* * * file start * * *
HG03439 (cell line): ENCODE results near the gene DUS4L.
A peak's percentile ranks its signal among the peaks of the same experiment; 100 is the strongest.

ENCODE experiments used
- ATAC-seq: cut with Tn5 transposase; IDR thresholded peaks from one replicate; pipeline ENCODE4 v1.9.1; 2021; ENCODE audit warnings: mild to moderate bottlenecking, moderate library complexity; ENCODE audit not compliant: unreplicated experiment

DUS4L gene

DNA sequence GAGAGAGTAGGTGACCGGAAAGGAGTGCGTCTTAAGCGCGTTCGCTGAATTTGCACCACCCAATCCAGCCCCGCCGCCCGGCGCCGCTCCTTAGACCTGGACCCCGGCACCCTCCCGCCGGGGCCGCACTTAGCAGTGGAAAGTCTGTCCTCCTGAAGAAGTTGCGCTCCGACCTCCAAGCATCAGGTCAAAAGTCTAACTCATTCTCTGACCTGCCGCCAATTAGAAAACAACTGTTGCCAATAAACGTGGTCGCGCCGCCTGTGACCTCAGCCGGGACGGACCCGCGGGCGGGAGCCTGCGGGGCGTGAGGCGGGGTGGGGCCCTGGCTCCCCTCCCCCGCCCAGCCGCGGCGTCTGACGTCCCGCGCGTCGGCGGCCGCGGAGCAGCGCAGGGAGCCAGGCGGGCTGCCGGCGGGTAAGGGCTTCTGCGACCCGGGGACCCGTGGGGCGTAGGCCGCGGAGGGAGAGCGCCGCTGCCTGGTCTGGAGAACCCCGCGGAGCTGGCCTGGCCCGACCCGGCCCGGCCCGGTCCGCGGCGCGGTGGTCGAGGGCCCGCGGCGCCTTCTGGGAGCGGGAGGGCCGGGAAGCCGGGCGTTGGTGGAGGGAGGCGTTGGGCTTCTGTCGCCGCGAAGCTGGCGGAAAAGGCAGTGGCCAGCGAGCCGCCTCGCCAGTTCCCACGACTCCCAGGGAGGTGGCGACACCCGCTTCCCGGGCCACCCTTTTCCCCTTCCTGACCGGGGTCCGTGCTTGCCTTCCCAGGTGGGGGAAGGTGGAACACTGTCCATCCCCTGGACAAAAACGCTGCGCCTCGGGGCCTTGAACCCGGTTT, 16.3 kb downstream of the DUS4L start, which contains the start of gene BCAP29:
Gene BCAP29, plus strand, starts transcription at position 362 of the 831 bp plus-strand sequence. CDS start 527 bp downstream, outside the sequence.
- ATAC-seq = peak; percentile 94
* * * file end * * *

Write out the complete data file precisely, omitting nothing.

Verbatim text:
HG03439 (cell line): ENCODE results near the gene DUS4L.
A peak's percentile ranks its signal among the peaks of the same experiment; 100 is the strongest.

ENCODE experiments used
- ATAC-seq: cut with Tn5 transposase; IDR thresholded peaks from one replicate; pipeline ENCODE4 v1.9.1; 2021; ENCODE audit warnings: mild to moderate bottlenecking, moderate library complexity; ENCODE audit not compliant: unreplicated experiment

DUS4L gene

DNA sequence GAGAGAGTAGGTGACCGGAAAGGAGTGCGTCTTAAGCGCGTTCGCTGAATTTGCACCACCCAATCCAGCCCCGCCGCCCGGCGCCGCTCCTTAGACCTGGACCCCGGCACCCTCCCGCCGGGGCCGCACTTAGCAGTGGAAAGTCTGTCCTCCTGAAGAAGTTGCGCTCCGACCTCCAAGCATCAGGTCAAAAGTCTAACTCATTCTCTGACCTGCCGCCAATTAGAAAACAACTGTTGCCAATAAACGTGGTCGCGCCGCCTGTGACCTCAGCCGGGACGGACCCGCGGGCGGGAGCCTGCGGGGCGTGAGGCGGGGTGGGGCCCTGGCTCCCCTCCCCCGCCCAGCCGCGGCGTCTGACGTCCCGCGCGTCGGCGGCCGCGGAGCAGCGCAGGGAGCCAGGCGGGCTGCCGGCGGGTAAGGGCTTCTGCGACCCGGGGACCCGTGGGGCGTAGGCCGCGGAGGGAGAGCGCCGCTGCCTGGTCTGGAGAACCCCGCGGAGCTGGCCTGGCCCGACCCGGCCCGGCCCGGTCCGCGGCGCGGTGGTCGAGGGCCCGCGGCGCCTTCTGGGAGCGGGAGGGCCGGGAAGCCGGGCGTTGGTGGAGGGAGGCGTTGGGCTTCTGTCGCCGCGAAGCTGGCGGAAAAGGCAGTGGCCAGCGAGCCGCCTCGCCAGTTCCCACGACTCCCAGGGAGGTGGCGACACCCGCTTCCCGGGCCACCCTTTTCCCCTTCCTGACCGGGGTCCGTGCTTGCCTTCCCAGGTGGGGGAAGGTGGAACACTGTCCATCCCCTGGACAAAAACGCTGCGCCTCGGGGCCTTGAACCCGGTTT, 16.3 kb downstream of the DUS4L start, which contains the start of gene BCAP29:
Gene BCAP29, plus strand, starts transcription at position 362 of the 831 bp plus-strand sequence. CDS start 527 bp downstream, outside the sequence.
- ATAC-seq = peak; percentile 94